Not all automakers can bring a car to the world along with magic infused with it. When BMW released the 3 Series in 1975, the company never expected that the model would become its best-selling unit across the globe. The release was such a magical experience not only because the model was able to touch trends, but also because of the innate beauty and sophistication of the car. Until today, the cars are still running through the assembly lines ready to capture the public with its sedan artwork.
1975 – 1981: First generation (debuting with a fuel-efficient car)
The first-generation models were tailored with the body style of a two-door sedan. In these models, BMW introduced a new cockpit design in which the center console angled toward the driver. Safety also became paramount; all edges in the interiors of the units were padded and rounded off. The first releases run with a four-cylinder engine and were available in three fuel capacities: 1.6 liters, 1.8 liters, and 2 liters. Successive changes to the fuel and engine followed, but the more important one was the upgrade in the braking system in which disc brakes were installed on the four wheels.
1982 – 1989: Second generation (focusing on performance)
In this period, the models were available in a sedan and convertible form. Also, drive could be on the front, rear, or all wheels. BMW focused on performance rather than economy, the reason why engine displacement was reduced as well as torque and horsepower. However, the revolution per minute was increased by 1,500 from the previous 5,000. The standard features included were a roof-liner, electrics package, and Basketweave wheels, while options were sports seats, a sunroof, and a leather interior.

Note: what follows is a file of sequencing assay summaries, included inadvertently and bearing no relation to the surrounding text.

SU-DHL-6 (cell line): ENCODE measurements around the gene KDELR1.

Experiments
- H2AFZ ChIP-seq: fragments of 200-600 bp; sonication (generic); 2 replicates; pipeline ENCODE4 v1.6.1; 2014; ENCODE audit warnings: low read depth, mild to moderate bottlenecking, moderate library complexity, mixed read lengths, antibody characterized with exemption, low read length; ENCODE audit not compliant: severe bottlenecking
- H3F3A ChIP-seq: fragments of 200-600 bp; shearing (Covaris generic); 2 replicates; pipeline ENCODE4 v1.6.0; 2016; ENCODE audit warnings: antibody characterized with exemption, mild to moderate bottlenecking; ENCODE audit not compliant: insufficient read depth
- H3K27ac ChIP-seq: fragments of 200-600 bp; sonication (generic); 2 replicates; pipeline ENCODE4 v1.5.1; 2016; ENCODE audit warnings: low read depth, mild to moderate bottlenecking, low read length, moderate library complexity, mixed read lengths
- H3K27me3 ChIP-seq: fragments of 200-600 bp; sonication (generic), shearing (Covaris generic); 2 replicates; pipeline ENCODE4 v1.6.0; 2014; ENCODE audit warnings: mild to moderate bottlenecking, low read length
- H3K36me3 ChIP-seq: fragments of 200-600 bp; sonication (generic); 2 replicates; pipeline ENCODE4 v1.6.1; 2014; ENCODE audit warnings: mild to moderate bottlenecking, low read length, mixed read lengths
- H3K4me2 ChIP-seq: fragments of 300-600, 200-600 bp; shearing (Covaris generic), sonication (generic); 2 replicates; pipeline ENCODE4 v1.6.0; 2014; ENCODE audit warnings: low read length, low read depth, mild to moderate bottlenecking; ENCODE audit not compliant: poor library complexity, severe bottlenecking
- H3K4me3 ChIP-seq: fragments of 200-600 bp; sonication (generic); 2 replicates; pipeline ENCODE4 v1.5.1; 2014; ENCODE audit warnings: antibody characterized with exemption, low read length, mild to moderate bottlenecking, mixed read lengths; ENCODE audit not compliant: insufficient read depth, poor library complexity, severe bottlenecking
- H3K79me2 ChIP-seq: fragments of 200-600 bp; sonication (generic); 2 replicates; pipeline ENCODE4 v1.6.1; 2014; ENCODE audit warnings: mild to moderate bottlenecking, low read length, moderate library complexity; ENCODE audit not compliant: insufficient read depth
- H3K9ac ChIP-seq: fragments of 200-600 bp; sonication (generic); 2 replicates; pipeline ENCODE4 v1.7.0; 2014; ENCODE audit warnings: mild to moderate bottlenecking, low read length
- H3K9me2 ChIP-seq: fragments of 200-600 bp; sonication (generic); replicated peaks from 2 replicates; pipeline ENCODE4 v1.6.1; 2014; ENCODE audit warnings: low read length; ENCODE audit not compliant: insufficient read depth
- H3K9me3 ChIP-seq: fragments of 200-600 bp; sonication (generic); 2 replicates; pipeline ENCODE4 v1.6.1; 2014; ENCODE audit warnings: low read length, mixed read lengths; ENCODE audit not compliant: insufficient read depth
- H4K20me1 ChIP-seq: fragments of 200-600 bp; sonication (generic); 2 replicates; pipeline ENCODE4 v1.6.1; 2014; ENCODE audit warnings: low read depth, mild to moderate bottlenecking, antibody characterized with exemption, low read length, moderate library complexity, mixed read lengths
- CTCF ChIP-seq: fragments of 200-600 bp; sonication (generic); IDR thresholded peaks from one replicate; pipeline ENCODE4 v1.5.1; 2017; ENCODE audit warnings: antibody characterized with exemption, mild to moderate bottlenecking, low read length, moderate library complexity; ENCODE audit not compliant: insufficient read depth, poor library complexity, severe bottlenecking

1990 – 1998: Third generation (making a bigger, rounder 3 Series car)
These models used the Z-axle multi-link suspension for better drivability and the VANOS variable valve timing technology for better power. Front- and rear-wheel drives were available with a five-speed manual transmission. From the outside, the body looked rounder and bigger, which was due to the several active safety features installed into the cars. The weight distribution was equal and the engine was moved a little rearward. The standard features included the anti-lock braking system, driver airbags, child safety lacks on rear doors, side-impact door beams, electric windows, power steering, alloy wheels, halogen lights, and fog lamps. Some of the luxurious specifications could be had as optional additions or depending on the model.
1999 – 2004: Fourth generation (introducing a manual-automatic transmission)
In this generation, the manumatic transmission was introduced. The cars had inline-six engines with either a 2.5-L or 2.8-L engine displacement. The major facelifts included a stiffer chassis, new bumpers, and restyled headlights as well as new exterior colors, LED tail lights, and side-marker lights. However, some standard features in the previous generations were untouched, including the M-styled bumpers, mirrors, spoiler, seats, and instrument cluster.
2005 – 2011: Fifth generation (altering crucial components)
This generation included major alterations to the important components of the car, including the suspension, engine, transmission, and passenger compartment. On top of these changes, there were new technologies, features, and options offered. There were twelve engine options available, but the most notable one was the aspirated inline-six engine that was 15 percent more fuel economic and produced a more powerful yet lighter motor. The main features included HID adaptive headlamps, Active Steering, Active Cruise Control, and Comfort Access.
2012 – present: Sixth generation (beefing up on safety features)
Like in the previous generations, several body styles were offered in the new models. Naturally, some latest technologies helped beef up the cars, including a night vision, a lane departure warning system, a radar-based adaptive cruise control, a collision-mitigating automatic braking, and a system that could prevent the driver from dozing off. Power was still maintained with the aluminum four-cylinder engines that could yield 135- to 245 horsepower.